But the Oxford Knee was only just beginning to realise its potential. There were a number of innovations yet to come that would improve its results dramatically.

In 1998, Professor Murray modified the implants and introduced advanced instrumentation to allow the procedure to be done with a minimally-invasive approach.

This added innovation allowed Oxford Knee patients to recover twice as fast as those operated on using a standard open knee procedure, and three times as fast as those with a total knee replacement. In addition, there was less damage to the soft tissues and the functional results also improved.

The combination of excellent results and the new minimally-invasive approach stimulated great interest in the Oxford Knee. As a result Professor Murray and his partner Mr Chris Dodd, Consultant Surgeon at Nuffield Health The Manor Hospital and the Nuffield Orthopaedic Centre, started teaching surgeons around the world how to implant the knee.

"In the UK today, around 90% of knee patients have total knee replacements. Around half of those patients could have a partial replacement instead, allowing them to recover faster, have a greater range of movement and have less chance of complications after surgery. These advantages are particularly important for young people who want to be very active and for older people who want to minimise the risks of surgery," says Murray.

More recently, there have been three further innovations. A set of new instruments were developed to make the operation simpler for surgeons and more reliable for patients. Different implants to suit different parts of the knee were introduced and the metal components that attach to the bone have been adapted to fuse naturally, rather than using cement. These modifications have further improved results and decreased an already low failure rate.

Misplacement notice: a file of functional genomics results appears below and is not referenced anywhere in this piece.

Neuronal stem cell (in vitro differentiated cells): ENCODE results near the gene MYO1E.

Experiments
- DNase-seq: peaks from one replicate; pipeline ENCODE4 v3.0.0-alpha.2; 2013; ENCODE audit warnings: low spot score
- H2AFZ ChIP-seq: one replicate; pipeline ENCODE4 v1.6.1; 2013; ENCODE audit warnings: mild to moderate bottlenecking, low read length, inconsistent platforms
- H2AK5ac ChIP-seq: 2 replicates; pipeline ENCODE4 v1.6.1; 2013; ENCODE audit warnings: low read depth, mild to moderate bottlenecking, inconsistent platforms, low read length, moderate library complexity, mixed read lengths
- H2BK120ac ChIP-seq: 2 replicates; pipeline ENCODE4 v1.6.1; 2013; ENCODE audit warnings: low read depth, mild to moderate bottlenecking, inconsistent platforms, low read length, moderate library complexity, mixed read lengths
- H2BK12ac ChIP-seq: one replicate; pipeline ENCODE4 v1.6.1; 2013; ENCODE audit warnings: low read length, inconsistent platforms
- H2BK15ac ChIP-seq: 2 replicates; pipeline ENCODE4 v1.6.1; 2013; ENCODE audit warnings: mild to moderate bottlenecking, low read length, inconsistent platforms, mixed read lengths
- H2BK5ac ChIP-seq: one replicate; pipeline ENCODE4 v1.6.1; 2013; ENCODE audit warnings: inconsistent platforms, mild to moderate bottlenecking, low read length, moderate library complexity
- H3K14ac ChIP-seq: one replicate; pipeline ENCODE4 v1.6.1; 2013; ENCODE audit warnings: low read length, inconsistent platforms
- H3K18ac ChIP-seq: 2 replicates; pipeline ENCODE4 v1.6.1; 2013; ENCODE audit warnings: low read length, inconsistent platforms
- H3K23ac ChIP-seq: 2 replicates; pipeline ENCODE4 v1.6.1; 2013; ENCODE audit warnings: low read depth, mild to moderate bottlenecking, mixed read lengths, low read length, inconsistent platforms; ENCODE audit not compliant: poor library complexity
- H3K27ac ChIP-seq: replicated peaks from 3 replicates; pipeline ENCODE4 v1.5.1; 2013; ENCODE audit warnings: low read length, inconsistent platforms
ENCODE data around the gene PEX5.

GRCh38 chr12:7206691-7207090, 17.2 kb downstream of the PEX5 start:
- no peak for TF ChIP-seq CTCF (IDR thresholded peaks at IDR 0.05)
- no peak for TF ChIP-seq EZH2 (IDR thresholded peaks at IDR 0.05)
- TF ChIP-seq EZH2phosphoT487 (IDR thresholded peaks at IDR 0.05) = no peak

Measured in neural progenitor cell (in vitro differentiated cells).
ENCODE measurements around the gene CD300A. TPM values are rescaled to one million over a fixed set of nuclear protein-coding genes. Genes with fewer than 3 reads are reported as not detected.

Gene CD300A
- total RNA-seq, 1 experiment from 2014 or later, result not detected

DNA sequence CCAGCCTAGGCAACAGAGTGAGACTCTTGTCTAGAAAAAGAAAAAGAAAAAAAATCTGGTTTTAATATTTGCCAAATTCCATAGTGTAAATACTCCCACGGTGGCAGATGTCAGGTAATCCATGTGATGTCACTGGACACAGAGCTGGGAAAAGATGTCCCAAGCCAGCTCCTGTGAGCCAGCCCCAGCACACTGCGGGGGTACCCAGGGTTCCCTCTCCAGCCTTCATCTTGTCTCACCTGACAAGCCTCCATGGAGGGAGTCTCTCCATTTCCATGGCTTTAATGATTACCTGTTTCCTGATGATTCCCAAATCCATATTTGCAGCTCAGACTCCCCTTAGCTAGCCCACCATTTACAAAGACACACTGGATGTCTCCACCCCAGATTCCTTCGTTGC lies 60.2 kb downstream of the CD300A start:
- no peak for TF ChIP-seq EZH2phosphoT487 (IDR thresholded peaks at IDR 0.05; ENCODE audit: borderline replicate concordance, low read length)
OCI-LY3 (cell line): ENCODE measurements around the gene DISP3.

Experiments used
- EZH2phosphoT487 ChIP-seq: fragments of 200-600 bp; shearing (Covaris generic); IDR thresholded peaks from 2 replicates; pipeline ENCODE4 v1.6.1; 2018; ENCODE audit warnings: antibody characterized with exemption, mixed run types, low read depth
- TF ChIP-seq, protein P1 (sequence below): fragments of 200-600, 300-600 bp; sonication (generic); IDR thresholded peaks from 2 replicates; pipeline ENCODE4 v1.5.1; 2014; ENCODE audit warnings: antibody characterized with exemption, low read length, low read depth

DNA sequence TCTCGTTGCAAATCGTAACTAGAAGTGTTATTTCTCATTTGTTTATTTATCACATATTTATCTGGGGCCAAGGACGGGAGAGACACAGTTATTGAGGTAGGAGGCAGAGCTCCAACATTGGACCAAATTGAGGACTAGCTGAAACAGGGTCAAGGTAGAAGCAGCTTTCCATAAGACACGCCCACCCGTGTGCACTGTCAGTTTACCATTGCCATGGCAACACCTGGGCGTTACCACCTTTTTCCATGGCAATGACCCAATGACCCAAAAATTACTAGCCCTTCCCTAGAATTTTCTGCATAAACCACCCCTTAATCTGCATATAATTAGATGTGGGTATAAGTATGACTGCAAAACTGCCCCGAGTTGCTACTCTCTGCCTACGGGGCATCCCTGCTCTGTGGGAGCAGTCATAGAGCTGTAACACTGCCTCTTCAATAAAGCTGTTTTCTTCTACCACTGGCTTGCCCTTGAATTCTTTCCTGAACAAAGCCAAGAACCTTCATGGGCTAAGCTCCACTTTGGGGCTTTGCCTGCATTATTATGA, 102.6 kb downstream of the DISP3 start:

"Around 5% of Oxford Knees have poor results or need revision. It's a very low percentage but it keeps me awake at night," says Professor Murray.

The continual drive to innovate and improve ever since the first patient received one forty years ago, makes the Oxford Knee one of the great inventions of our time, with its importance recognised by the University of Oxford's 2014 exhibition of Great Medical Discoveries at the Bodleian Library.

Spreading the knowledge

The popularity of the Oxford Knee has steadily grown among surgeons worldwide. While Professor Murray, Mr Dodd and other knee surgeons in Oxford carry out hundreds of replacements every year, they also spend much of their time travelling to train surgeons around the world in the best techniques for the Oxford Knee. As a result, success rates have steadily improved. Over 650,000 Oxford Knees have now been implanted in patients all over the globe.

After 40 years of research and development, the Oxford Knee is like so many of its recipients: only getting better with age and refusing to slow down.

Disclaimer: Nuffield Health holds no financial interest in the Oxford Knee or its manufacturer, nor does Nuffield Health endorse one medical product or device over another. The Oxford Knee is not suitable for all knee conditions. Your Consultant will help you decide which treatment and prosthesis is best for you.

Last updated Friday 7 October 2016

First published on Wednesday 5 October 2016